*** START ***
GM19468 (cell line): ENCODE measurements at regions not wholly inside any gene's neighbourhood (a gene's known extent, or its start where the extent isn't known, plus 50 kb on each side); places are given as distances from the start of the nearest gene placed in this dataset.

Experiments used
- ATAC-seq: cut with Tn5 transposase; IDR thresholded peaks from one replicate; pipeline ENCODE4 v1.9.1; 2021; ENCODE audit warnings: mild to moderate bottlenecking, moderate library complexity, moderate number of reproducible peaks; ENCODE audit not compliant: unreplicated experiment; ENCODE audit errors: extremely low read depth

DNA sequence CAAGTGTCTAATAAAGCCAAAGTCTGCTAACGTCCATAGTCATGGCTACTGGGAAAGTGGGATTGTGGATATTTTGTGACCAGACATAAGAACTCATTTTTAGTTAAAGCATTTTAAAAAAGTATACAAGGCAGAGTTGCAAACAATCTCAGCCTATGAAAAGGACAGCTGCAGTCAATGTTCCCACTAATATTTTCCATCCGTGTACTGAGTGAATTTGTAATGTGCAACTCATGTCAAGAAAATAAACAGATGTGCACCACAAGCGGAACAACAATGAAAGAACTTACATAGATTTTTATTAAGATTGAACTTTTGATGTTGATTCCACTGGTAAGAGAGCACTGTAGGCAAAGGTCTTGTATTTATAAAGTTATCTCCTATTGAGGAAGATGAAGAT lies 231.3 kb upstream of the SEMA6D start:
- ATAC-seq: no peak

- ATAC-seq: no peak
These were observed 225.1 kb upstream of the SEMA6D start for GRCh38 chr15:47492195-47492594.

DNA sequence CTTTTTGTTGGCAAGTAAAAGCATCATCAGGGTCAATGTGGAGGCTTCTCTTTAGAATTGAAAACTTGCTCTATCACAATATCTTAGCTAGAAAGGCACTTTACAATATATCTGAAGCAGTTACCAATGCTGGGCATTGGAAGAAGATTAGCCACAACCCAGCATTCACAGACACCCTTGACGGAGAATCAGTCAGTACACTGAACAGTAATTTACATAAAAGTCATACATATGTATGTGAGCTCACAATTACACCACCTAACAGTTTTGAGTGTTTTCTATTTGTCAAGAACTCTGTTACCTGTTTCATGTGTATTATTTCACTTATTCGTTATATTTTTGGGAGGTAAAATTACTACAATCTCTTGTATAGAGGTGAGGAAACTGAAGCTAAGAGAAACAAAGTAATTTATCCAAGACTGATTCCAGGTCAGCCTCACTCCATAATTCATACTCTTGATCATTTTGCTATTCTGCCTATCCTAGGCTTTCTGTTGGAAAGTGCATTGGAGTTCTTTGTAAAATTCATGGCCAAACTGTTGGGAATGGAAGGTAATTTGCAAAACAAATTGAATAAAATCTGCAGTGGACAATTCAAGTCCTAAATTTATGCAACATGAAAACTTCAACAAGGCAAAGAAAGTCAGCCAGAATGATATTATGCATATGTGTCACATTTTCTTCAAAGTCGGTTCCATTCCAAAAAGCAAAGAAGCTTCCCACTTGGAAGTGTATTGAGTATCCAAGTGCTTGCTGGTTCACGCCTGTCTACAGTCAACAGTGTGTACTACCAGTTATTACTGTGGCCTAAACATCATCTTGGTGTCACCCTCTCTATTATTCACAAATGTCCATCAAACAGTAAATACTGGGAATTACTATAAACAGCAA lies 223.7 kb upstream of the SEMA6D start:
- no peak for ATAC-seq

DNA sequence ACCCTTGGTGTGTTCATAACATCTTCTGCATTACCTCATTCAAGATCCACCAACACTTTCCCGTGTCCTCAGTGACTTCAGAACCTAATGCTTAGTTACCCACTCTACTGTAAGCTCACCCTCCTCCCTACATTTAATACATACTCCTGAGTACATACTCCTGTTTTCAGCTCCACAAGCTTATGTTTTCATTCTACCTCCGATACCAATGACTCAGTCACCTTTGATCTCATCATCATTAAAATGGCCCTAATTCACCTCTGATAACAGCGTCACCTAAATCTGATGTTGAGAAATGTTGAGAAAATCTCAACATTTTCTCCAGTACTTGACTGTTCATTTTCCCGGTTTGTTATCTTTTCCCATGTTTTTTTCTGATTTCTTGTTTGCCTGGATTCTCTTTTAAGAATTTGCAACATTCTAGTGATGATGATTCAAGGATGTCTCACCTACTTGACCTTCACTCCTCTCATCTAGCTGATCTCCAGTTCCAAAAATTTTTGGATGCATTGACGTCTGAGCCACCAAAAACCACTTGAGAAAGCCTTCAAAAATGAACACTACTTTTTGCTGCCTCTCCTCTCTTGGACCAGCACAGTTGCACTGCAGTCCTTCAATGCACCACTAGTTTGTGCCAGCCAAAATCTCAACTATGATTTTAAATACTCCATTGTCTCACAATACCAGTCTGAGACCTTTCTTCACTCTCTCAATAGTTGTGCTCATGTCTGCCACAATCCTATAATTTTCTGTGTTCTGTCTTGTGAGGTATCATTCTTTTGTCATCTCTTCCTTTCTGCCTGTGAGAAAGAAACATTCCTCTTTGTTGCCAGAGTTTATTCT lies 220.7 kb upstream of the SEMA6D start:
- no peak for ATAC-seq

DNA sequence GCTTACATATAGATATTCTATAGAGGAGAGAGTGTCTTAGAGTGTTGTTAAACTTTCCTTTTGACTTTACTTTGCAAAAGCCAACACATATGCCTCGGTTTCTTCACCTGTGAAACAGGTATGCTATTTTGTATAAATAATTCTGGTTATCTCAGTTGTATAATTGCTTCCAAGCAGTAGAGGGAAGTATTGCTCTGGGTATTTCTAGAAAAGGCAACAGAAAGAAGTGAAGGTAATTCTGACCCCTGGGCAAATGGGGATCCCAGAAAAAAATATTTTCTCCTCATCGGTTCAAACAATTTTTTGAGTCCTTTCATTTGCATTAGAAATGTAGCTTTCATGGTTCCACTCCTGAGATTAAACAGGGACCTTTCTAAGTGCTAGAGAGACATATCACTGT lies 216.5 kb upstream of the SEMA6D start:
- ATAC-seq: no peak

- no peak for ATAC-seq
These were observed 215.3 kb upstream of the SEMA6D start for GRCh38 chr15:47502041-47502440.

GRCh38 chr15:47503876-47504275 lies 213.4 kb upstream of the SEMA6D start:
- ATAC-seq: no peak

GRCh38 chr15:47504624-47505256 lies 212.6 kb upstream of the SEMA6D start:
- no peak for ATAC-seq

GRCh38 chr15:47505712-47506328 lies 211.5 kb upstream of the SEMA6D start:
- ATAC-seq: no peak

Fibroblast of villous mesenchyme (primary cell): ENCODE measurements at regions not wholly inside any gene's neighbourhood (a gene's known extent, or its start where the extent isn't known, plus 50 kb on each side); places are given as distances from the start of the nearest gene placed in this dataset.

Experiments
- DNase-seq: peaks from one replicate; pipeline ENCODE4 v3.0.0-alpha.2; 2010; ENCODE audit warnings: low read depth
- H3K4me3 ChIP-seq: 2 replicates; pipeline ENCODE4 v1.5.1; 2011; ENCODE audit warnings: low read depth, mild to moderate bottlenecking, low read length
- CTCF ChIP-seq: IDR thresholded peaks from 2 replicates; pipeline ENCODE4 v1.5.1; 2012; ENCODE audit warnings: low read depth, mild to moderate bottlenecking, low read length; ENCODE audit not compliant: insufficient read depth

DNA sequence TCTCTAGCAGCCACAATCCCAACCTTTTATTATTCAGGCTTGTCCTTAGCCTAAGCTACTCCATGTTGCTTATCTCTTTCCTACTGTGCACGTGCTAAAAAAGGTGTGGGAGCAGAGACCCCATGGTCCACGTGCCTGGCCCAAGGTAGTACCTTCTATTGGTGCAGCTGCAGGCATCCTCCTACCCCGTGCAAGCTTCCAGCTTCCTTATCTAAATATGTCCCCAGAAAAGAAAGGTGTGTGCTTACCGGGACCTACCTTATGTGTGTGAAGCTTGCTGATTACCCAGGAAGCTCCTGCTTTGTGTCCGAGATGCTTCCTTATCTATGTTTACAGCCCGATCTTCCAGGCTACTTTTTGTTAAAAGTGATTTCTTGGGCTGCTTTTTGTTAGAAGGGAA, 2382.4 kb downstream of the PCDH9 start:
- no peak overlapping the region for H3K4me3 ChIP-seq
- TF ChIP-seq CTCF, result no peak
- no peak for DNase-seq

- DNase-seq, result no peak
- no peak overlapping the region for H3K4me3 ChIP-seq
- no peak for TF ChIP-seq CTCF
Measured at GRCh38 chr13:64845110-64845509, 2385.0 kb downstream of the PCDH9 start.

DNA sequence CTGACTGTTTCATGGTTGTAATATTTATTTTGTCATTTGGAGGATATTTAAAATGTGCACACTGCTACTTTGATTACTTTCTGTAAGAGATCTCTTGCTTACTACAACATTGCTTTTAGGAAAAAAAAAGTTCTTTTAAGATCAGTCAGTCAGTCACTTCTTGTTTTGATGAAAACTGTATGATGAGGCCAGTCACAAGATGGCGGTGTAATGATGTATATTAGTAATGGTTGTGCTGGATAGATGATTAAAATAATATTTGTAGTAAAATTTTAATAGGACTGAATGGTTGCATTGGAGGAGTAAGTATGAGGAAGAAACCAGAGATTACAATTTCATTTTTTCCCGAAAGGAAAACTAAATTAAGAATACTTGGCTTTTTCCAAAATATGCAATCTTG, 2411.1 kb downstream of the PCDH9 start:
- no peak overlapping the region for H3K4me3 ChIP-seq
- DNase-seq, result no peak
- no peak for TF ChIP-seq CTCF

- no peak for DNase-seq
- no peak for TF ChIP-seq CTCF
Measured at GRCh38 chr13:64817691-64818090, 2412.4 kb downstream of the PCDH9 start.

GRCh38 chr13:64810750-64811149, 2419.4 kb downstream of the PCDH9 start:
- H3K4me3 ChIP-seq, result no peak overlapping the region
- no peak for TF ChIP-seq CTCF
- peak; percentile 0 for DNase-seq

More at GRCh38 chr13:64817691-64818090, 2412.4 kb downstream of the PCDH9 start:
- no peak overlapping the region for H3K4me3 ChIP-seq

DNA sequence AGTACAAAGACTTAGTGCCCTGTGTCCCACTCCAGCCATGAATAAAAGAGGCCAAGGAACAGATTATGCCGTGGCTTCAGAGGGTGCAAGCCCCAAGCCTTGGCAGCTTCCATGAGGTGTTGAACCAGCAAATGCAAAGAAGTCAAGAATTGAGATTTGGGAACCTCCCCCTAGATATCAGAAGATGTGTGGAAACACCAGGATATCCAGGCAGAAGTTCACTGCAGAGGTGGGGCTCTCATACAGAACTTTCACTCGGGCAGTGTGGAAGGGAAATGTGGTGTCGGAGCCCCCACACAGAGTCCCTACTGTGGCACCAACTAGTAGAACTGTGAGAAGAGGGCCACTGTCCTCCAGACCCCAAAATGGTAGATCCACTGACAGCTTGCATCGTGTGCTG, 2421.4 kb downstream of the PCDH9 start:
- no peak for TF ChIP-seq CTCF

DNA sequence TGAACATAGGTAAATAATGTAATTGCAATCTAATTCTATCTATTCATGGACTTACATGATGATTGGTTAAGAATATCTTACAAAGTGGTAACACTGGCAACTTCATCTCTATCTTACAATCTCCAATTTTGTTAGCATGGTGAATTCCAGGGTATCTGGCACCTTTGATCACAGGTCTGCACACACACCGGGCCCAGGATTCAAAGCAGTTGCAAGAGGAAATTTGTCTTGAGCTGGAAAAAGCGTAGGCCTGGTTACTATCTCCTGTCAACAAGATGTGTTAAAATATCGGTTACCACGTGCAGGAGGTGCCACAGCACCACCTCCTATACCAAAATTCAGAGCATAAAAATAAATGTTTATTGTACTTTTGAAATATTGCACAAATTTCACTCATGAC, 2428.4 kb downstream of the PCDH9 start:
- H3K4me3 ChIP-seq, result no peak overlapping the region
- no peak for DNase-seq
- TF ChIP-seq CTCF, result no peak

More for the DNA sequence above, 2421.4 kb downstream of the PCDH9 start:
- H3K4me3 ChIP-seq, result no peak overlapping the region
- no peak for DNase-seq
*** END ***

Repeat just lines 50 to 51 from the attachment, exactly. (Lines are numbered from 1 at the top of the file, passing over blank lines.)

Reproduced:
DNA sequence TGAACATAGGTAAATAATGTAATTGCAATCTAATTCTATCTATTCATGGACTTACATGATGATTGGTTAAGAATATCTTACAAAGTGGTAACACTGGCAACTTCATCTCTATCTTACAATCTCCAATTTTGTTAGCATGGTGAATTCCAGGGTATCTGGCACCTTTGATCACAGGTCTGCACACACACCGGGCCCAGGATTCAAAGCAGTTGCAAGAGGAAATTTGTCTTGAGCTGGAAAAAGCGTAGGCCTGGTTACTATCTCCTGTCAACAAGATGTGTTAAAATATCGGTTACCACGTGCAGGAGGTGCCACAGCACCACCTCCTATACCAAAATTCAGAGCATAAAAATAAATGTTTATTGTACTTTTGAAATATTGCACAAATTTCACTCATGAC, 2428.4 kb downstream of the PCDH9 start:
- H3K4me3 ChIP-seq, result no peak overlapping the region